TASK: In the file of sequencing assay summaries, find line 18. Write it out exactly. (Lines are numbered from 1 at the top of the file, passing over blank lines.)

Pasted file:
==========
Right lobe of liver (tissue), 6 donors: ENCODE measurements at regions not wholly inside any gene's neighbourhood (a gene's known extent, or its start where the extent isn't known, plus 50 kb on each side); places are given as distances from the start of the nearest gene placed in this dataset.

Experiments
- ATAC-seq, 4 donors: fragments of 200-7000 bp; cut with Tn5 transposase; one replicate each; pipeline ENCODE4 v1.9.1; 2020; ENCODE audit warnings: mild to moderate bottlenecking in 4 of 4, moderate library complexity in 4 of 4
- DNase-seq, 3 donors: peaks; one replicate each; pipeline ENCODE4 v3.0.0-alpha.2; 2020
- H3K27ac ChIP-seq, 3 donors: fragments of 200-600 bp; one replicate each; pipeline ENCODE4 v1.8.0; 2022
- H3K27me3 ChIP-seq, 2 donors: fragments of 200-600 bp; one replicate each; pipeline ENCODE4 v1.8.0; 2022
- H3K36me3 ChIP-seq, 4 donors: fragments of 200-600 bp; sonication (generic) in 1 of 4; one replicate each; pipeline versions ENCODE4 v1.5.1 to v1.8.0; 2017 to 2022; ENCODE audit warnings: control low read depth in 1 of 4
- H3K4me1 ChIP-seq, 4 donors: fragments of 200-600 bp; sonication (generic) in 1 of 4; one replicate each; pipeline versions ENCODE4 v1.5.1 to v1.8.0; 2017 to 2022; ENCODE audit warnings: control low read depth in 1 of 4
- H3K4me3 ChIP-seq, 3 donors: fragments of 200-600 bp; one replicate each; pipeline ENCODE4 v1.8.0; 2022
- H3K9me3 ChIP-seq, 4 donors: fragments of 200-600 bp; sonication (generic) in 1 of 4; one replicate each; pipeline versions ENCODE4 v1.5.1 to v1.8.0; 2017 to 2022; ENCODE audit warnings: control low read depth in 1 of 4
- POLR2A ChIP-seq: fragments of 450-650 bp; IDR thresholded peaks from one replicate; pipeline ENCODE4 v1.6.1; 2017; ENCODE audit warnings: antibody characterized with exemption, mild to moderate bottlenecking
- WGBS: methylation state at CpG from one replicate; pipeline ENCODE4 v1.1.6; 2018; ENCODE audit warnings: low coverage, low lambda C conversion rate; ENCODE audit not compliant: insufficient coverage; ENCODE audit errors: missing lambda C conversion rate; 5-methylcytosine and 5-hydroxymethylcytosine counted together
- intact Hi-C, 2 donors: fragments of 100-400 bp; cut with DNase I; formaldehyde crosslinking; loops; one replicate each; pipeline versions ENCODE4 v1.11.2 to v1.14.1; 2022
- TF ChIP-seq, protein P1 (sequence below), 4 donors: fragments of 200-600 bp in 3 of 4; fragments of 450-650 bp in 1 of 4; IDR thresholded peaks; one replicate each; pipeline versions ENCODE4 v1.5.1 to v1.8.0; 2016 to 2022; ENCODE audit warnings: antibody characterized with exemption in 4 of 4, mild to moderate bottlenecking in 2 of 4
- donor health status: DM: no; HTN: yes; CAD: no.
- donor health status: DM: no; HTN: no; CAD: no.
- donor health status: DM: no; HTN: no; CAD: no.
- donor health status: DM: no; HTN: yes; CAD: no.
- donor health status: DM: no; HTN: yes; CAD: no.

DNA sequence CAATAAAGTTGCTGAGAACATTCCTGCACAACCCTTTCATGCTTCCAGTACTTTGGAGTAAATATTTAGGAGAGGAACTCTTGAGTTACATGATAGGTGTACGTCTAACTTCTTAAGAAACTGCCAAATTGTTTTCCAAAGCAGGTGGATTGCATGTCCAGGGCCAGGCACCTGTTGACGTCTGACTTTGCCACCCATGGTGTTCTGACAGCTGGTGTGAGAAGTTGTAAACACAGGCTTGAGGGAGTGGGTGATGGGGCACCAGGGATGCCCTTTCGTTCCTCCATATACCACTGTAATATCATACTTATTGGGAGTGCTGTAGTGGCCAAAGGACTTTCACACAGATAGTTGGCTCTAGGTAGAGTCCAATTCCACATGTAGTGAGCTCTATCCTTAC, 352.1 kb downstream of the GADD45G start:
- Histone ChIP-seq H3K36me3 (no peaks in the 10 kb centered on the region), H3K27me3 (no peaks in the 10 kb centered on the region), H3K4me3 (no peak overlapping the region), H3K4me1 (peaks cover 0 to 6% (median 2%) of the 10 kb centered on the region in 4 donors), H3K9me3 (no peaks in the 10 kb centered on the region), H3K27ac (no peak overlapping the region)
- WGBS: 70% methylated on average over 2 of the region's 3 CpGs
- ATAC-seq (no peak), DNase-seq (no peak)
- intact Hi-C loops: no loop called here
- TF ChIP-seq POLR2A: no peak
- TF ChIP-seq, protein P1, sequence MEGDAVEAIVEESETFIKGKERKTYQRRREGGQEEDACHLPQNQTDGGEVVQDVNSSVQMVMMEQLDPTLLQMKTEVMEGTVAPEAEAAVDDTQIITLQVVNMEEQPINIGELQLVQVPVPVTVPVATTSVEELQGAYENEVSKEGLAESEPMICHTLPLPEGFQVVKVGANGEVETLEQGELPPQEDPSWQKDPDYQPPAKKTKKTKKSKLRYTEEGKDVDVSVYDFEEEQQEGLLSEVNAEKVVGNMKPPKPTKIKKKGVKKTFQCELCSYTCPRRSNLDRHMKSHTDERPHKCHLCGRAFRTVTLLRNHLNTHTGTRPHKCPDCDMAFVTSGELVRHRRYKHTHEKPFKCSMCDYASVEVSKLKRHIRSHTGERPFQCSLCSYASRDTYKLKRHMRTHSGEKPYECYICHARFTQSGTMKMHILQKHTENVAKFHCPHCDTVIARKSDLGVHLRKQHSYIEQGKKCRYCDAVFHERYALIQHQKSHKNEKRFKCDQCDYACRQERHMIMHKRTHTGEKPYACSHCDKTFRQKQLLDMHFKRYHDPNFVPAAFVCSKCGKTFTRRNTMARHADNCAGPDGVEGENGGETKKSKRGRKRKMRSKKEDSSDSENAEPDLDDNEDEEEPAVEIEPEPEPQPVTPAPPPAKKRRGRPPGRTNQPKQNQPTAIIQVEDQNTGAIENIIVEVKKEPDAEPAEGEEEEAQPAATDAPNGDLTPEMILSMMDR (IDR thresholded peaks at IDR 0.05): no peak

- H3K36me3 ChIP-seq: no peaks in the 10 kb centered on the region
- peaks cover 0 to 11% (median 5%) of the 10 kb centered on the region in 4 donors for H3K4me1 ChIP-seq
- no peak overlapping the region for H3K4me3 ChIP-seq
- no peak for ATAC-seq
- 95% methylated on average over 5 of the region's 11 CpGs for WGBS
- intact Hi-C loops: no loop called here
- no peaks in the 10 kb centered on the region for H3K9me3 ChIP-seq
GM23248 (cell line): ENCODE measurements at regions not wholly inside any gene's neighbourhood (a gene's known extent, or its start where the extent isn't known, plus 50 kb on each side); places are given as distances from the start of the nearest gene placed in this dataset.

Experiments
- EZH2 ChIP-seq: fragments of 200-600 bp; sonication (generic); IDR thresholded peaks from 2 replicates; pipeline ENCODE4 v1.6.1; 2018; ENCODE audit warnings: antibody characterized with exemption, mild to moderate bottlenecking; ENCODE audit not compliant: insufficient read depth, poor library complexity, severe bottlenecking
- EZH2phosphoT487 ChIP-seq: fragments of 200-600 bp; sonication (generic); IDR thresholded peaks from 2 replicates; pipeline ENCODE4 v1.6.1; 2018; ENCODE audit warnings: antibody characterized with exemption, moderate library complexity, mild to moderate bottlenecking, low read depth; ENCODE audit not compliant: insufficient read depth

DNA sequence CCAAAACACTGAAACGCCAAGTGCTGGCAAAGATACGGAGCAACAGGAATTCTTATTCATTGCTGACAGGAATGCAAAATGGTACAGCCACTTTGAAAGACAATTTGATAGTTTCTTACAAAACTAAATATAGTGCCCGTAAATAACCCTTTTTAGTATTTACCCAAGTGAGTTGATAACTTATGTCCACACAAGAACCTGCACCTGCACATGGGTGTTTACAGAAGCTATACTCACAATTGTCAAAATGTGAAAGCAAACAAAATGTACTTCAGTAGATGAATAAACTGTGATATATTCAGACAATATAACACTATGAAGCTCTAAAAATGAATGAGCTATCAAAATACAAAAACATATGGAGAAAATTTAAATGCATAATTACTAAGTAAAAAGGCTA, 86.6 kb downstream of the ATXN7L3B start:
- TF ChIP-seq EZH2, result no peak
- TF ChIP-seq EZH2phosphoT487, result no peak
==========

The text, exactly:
- donor health status: DM: no; HTN: yes; CAD: no.